Terrorist ‘pre-crime’ detector field tested in United States
By Sharon Weinberger
Screening system aims to pinpoint passengers with malicious intentions.
Planning a sojourn in the northeastern United States? You could soon be taking part in a novel security programme that can supposedly ’sense’ whether you are planning to commit a crime.
Future Attribute Screening Technology (FAST), a US Department of Homeland Security (DHS) programme designed to spot people who are intending to commit a terrorist act, has in the past few months completed its first round of field tests at an undisclosed location in the northeast, Nature has learned.
Like a lie detector, FAST measures a variety of physiological indicators, ranging from heart rate to the steadiness of a person’s gaze, to judge a subject’s state of mind. But there are major differences from the polygraph. FAST relies on non-contact sensors, so it can measure indicators as someone walks through a corridor at an airport, and it does not depend on active questioning of the subject.
The tactic has drawn comparisons with the science-fiction concept of ‘pre-crime’, popularized by the film Minority Report, in which security services can detect someone’s intention to commit a crime. Unlike the system in the film, FAST does not rely on a trio of human mutants who can see the future. But the programme has attracted copious criticism from researchers who question the science behind it (see Airport security: Intent to deceive?).
From fiction to fact.
According to a privacy-impact statement previously released by the DHS, tests of FAST involve instructing some people passing through the system to carry out a “disruptive act”. Ormerod questions whether such role-playing is representative of real terrorists, and also worries that both passengers and screeners will react differently when they know they’re being tested. “Fill the place with machines that go ping, and both screeners and passengers start doing things differently.”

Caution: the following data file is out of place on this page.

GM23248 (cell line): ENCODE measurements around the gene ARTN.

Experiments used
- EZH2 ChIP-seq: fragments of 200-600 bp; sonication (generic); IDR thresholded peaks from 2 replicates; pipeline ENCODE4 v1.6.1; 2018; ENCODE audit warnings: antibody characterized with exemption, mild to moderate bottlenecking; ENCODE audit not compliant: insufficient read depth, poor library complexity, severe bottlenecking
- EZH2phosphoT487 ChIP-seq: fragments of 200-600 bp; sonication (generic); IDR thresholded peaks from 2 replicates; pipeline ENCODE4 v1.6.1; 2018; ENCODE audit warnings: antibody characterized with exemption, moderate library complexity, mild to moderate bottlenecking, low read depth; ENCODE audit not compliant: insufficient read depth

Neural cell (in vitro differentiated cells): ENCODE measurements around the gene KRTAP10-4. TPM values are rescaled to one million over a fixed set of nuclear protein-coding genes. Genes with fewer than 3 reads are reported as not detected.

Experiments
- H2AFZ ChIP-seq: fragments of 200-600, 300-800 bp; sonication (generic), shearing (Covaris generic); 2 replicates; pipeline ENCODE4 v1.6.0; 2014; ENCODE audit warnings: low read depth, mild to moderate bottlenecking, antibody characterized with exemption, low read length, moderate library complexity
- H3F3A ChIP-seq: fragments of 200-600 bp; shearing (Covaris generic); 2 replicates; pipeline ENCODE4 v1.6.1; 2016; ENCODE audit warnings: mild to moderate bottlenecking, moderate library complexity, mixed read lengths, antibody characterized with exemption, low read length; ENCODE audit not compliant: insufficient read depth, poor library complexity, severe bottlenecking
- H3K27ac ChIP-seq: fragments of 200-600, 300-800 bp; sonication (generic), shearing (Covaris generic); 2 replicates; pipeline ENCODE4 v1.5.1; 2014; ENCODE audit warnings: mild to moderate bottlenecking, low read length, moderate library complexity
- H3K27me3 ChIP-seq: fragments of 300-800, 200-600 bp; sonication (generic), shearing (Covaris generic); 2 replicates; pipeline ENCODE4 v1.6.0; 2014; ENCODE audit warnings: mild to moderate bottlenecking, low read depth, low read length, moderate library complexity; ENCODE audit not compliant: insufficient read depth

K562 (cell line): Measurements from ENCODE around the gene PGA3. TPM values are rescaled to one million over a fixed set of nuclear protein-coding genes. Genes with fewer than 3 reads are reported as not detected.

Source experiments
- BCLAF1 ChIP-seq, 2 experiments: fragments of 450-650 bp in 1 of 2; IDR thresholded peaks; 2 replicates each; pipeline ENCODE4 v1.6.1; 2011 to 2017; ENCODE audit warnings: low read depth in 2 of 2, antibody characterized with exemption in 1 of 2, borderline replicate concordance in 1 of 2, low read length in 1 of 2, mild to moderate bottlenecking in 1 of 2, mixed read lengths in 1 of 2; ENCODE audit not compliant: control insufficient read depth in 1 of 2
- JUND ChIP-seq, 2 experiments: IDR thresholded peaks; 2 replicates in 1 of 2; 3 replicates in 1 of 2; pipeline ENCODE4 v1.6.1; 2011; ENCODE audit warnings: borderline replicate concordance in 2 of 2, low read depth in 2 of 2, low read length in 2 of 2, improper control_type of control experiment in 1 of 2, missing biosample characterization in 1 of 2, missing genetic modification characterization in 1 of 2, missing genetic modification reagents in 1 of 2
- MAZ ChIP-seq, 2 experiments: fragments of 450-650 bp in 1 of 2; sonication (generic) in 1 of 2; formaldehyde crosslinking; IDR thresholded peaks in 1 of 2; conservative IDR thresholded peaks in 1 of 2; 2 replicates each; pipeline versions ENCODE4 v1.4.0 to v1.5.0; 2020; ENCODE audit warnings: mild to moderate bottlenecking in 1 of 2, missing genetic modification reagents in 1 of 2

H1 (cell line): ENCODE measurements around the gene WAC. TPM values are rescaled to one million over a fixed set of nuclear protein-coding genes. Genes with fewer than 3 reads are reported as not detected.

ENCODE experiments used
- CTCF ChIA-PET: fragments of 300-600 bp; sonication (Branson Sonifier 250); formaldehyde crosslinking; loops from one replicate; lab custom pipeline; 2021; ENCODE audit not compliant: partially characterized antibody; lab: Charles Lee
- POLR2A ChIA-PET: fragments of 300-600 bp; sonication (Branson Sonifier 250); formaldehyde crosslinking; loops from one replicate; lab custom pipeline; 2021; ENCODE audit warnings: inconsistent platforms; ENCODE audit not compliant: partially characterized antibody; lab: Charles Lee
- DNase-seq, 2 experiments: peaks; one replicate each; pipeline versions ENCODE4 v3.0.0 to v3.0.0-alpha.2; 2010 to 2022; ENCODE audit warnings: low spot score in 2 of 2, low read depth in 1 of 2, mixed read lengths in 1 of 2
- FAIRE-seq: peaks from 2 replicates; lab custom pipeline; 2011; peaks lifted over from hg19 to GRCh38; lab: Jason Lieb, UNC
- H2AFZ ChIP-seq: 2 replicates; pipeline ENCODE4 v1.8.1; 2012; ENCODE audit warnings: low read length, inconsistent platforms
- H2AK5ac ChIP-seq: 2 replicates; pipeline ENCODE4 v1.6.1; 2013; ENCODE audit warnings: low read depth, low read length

In lab tests, the DHS has claimed accuracy rates of around 70%, but it remains unclear whether the system will perform better or worse in field trials. “The results are still being analysed, so we cannot yet comment on performance,” says John Verrico, a spokesman for the DHS. “Since this is an ongoing scientific study, tests will continue throughout coming months.”
Some scientists question whether there really are unique signatures for ‘malintent’ — the agency’s term for the intention to cause harm — that can be differentiated from the normal anxieties of travel. “Even having an iris scan or fingerprint read at immigration is enough to raise the heart rate of most legitimate travellers,” says Ormerod.
Steven Aftergood, a senior research analyst at the Federation of American Scientists, a think-tank based in Washington DC that promotes the use of science in policy-making, is pessimistic about the FAST tests. He thinks that they will produce a large proportion of false positives, frequently tagging innocent people as potential terrorists and making the system unworkable in a busy airport. “I believe that the premise of this approach — that there is an identifiable physiological signature uniquely associated with malicious intent — is mistaken. To my knowledge, it has not been demonstrated,” he says. “Without it, the whole thing seems like a charade.”